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This is the backend of my solo submission for the 48-hour Develop to Disrupt 2021 hackathon, my first hackathon, built with Python + Flask. You can view the frontend here.

Update 13/9: I won one of the five main prizes 🎉, from nearly 100 participants! This project earned me the Best Solo Hack award, a pair of Beats headphones, tickets to Canada's Innovation Summit, and a year of Wolfram|One Pro. Thanks to everyone who made this possible and the support given along the way!

You can view the winning entry page, with a video, photos, and a more detailed description here.

About SurgeLingo

SurgeLingo addresses a fundamental issue that many language learners, especially beginner and intermediate ones, face: lack of comprehensible content. "Comprehensible content" is any form of audiovisual media that they can understand.

This submission solves that problem by creating a Twitter-esque feed of sentences in the learner's target language. These sentences are taken from the Tatoeba database, which has millions of sentences available for download, but they can also be user-contributed.

The radical new way in which SurgeLingo helps language learners 'surge ahead' in their studies is by:

  • Sorting the sentences based off of difficulty.
  • Allowing for different difficulties of sentences - from everything known for when the user is tired, to those where 70% of the content is known, and so on.
  • Offering advanced sentence searching - by author, tags, content, and language - so that the user can learn sentences (or 'surges') in a field they are studying for.

And, of course, the truly killer feature - easy wordbank updating. In order to allow the user to seamlessly discover new 'surges', the application allows for a wealth of ways for the user to demonstrate their knowledge.

  1. On the wordbank page, users can type in words they know, or paste from a frequency list. Future searches will use these words to calculate user knowledge.
  2. An individual word in the result can be clicked to be added to the database.
  3. To work at a faster pace, or for students who study sentence 'surges' in depth, the whole content can be marked as known.

As a language learner myself, this is something that I've found personally useful when I've made a CLI tool at a smaller scale for Chinese - and the number of stars, despite how simple the project is, attest to that.

Due to how short sentences are, the length is perfect for a user that wants to learn between meetings, at a bus stop, etc. The range of customization makes it useful for advanced and studious learners as well, since setting a goal of 'intensively reading' and analyzing N cards a day or learning cards related to some search term has learning benefits.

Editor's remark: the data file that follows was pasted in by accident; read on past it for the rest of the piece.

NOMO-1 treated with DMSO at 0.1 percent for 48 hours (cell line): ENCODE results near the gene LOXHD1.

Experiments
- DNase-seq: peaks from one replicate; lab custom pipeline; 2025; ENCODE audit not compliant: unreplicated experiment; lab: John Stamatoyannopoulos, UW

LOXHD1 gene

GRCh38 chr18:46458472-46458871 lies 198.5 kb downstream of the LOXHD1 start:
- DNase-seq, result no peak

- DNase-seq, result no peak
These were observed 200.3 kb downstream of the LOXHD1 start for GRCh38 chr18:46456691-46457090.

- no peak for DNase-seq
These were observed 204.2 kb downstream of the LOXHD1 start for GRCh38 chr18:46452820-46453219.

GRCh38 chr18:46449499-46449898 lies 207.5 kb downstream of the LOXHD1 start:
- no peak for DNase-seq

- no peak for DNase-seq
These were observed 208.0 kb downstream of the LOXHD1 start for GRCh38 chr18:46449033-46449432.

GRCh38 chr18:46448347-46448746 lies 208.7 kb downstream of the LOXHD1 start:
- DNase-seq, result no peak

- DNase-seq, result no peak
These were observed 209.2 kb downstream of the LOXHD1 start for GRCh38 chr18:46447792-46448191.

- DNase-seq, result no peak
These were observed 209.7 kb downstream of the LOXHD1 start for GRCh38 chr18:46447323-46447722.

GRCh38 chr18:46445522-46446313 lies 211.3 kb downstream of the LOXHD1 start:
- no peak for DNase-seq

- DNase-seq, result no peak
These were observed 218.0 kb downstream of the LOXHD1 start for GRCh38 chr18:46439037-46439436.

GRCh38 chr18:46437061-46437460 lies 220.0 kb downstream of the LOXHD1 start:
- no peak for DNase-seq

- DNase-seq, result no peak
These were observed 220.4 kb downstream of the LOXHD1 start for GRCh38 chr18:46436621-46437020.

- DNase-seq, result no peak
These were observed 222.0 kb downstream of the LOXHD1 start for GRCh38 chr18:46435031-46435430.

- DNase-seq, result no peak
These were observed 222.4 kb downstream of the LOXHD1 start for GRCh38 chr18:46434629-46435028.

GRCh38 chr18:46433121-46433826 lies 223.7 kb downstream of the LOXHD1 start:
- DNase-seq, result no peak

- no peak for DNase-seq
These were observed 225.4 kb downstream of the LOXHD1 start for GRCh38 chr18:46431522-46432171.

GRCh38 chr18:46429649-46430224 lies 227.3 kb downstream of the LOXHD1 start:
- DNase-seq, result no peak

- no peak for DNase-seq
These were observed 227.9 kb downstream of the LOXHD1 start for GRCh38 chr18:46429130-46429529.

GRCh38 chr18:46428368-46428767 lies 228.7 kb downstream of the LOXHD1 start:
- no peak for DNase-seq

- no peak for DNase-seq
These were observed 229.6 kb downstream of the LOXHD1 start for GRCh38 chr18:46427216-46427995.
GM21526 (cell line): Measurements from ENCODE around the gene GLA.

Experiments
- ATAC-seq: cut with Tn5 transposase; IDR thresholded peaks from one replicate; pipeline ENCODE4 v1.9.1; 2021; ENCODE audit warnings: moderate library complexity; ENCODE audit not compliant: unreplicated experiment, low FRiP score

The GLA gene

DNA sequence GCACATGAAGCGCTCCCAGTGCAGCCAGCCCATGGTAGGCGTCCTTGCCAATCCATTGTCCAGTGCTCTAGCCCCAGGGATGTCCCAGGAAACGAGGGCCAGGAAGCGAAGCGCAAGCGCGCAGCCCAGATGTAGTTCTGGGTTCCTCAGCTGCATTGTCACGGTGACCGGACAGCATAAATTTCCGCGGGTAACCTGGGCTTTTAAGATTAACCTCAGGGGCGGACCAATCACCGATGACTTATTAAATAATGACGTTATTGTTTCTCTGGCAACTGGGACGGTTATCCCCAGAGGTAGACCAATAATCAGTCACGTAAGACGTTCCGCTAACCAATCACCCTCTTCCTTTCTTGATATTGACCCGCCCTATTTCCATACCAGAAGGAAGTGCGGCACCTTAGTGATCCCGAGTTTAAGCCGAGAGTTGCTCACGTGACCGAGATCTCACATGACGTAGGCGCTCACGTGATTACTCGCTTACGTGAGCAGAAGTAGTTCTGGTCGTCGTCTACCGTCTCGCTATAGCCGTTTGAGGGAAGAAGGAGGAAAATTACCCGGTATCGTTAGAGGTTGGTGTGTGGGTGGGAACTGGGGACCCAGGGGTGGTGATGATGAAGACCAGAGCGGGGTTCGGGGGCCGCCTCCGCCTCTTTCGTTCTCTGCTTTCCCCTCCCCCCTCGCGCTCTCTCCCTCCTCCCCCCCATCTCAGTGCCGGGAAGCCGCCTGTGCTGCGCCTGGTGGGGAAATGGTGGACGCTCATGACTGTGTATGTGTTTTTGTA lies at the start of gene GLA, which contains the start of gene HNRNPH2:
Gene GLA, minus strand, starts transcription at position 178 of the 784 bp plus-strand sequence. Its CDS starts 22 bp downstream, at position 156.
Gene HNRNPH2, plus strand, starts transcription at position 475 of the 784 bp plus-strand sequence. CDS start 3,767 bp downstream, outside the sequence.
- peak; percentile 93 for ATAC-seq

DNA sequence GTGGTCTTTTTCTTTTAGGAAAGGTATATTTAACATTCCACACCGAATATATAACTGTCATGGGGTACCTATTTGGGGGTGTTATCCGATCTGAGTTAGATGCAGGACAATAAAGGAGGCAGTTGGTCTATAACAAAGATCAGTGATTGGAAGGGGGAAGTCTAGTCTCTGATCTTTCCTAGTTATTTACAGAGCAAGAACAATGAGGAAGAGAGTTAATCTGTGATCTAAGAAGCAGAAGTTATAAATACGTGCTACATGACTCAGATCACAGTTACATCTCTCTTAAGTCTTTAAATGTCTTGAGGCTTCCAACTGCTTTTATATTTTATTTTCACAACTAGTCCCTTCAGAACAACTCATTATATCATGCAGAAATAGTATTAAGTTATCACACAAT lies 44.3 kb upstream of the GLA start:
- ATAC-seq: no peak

The frontend was built with Nuxt and Vue 2. TailwindCSS was used for styling, and the modules nuxt-auth and nuxt-axios were used for smooth user authentication and requests to the backend.

The backend was built with the Flask Python microframework, and used a PostgreSQL database to store user info, surges, and so on.

The nltk Python package, a natural language processing library, was leveraged so that surge sentences and user wordbanks would be stemmed, a process that reduces the words inside to their root form. This allowed for support of languages that have conjugation. A number of other packages that extend Flask or allow for content generation were also used.

Running Locally

Steps provided are for both frontend and backend.

The example only provides English, Spanish, French, and German support, but this is extremely easy to modify for your own use case - just make sure it is one of the fifteen languages supported by SnowballStemmer.

  1. Install Postgres
  2. Set up Postgres CLI
  3. Clone or download the frontend and backend
  4. Navigate to wherever you have stored the backend, and make sure you have Python 3 installed (python3 -V)
    • python3 -m pip install -r requirements.txt
    • createdb surgelingo
    • export the following environment variables
    export APP_SETTINGS="config.DevelopmentConfig"
    export DATABASE_URL="postgresql:///surgelingo"
    export FLASK_APP=app
    export SECRET_KEY="something-secret"
    export JWT_SECRET_KEY="also-secret"
    • flask db init
    • flask db migrate
    • flask db upgrade
    • python3
    • Awesome! Backend is set up. Moving on...
  5. Install Nuxt and Vue. I'm pressed for time, a Google search should help you out here!
  6. Navigate to the folder that holds your frontend.
    • npm install
    • npm run dev

And you have the project running in your local environment! I hope it'll be as interesting and useful to you as it was fun for me building.


'Best Solo Hack' winning submission to the Develop to Disrupt 2021 Hackathon – backend







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